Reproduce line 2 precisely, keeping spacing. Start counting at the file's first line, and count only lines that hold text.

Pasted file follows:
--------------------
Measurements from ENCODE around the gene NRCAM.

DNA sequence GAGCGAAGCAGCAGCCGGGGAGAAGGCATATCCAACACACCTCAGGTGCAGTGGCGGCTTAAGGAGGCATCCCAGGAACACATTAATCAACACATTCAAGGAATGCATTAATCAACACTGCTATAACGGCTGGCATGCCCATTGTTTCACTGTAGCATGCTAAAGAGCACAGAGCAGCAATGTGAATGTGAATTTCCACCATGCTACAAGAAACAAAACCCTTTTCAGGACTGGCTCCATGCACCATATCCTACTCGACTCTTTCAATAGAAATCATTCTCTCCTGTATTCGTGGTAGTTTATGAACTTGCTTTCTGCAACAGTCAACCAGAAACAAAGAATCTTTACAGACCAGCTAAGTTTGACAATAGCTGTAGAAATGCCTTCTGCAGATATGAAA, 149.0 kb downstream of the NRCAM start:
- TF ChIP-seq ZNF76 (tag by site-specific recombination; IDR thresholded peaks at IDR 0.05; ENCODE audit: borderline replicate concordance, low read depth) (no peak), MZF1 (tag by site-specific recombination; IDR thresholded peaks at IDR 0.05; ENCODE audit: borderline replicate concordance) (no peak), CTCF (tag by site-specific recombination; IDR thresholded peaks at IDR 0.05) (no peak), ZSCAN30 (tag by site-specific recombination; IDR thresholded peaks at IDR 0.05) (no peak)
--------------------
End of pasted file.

DNA sequence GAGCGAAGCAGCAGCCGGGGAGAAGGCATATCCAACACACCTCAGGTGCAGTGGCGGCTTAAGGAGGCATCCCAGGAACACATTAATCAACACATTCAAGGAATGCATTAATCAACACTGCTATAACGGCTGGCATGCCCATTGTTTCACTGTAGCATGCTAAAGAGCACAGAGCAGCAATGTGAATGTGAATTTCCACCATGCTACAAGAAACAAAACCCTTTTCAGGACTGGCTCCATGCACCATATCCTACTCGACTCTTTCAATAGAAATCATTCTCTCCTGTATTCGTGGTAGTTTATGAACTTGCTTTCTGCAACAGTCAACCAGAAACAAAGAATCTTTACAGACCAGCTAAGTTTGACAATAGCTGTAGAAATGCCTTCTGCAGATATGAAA, 149.0 kb downstream of the NRCAM start: